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Social Security Disability Insurance (SSDI) is a federal program for people with disabilities. The Social Security Administration (SSA) oversees this program. If you worked for a length of time and paid Social Security taxes, you and your family may be eligible for benefits. However, according to Emroch & Kilduff, actually securing these benefits can be trickier than you might expect. The route for receiving SSDI starts at the application process. It ends with the approval of your claim. An appeal can be made for denials.

SSDI Application Process

You can fill out an online application for SSDI. You can also make an appointment to apply over the phone or in person at a Social Security office. The following personal information is necessary for the application:

  • Social security number
  • Documents for proof of birth
  • Medication names and dosages
  • Copies of medical records 
  • Medical test results
  • Employment information
  • Current W-2 form
  • Recent federal income tax return for self-employment

How SSDI Evaluates Your Claim

SSA has a 5 step analysis that determines whether you qualify for benefits. Eligibility for benefits means you will receive payment 6 months after approval. For a claim denial, you can appeal the decision.

Step 1 includes your current employment status. SSA is also curious about the amount of money you are earning. If your income from last year averages more than $1,000 per month, you will not receive SSDI benefits.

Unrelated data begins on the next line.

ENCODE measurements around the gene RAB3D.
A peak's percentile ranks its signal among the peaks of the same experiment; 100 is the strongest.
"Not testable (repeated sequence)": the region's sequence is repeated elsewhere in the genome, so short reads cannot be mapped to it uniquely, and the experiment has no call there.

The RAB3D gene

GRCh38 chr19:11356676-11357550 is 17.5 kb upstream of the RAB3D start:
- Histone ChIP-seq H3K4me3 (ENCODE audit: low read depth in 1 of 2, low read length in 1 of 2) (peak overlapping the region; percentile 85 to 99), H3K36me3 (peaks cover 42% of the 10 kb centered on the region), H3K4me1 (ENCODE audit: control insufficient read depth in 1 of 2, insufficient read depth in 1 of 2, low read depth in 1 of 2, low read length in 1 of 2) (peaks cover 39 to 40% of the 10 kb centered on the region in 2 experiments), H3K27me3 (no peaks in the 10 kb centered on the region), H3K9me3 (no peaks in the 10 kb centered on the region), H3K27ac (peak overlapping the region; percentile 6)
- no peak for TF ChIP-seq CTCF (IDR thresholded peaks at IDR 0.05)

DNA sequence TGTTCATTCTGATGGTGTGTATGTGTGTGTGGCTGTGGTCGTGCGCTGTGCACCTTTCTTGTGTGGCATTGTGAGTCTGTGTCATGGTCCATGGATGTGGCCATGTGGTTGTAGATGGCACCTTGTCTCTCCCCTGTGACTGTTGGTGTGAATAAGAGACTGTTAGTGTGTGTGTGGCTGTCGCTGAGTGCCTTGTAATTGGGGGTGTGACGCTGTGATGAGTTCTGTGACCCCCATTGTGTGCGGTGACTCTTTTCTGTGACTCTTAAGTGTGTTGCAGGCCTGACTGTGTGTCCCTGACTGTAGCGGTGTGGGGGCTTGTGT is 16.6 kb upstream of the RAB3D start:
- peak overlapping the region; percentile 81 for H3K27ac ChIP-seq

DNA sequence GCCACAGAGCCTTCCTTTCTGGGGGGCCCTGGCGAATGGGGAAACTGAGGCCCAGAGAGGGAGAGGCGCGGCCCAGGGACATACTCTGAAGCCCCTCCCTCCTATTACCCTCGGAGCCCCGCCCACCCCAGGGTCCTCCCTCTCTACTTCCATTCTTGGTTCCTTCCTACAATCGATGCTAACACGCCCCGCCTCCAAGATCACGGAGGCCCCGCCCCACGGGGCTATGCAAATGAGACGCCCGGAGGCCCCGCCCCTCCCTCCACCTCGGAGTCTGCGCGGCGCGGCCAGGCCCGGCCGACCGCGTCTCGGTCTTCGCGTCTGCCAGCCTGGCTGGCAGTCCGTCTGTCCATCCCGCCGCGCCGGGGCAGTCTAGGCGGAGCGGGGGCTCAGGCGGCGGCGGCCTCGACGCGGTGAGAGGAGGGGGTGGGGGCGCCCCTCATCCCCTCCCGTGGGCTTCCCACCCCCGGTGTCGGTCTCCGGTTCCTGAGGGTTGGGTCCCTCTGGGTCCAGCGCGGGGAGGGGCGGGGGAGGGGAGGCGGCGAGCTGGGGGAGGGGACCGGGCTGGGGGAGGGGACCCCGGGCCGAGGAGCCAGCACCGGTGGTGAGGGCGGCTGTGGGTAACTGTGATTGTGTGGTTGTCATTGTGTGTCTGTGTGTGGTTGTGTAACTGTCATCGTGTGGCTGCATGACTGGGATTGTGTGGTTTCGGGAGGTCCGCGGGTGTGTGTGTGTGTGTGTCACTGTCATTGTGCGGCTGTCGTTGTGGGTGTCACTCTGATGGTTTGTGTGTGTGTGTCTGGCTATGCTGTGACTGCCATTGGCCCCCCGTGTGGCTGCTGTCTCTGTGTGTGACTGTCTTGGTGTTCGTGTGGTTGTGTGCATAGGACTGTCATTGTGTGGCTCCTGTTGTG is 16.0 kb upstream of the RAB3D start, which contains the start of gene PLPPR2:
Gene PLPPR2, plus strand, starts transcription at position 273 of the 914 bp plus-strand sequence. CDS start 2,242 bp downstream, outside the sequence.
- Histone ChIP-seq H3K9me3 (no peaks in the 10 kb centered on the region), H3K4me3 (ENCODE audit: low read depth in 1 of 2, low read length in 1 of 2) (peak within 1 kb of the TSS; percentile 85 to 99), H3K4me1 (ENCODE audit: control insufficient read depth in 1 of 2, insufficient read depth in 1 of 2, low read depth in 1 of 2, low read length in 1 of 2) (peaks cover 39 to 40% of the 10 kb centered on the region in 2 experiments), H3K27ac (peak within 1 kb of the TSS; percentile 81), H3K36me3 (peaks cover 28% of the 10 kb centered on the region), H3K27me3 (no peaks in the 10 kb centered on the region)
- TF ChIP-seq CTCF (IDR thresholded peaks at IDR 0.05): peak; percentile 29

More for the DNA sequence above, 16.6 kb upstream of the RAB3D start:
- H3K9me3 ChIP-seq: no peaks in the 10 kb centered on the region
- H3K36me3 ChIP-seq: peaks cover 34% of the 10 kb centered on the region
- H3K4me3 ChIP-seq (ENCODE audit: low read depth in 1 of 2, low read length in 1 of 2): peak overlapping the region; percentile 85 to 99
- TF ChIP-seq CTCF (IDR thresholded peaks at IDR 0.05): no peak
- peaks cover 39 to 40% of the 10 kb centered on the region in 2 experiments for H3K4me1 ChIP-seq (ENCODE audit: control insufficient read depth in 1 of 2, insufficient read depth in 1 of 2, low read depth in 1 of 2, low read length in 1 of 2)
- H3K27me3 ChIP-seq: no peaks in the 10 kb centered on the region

Step 2 involves the severity of your impairment. You are unable to perform your work-related activities. There has to be medical evidence to prove your condition is severe. This condition has to last at least 12 months for the required duration period.

Step 3 pertains to the list of impairments at SSA that qualifies you for benefits. If your condition is on the list, you will receive benefits. Additionally, you can receive approval if your condition is not on the list. It must have the same severity as a condition on the list.

Step 4 talks about your ability to do the same work. SSA will determine if your condition prevents you from doing your job. They will compare the last 15 years of employment to your current work. 

Step 5 relates to your ability to perform another type of job. SSA will consider your skills, education, and age. 

People with disabilities can apply for Social Security Disability Insurance. Approval of claims is through the Social Security Administration. There is an application process to determine eligibility. There will be an award of benefits for claim approval. A denied claim can go through the appeal process.

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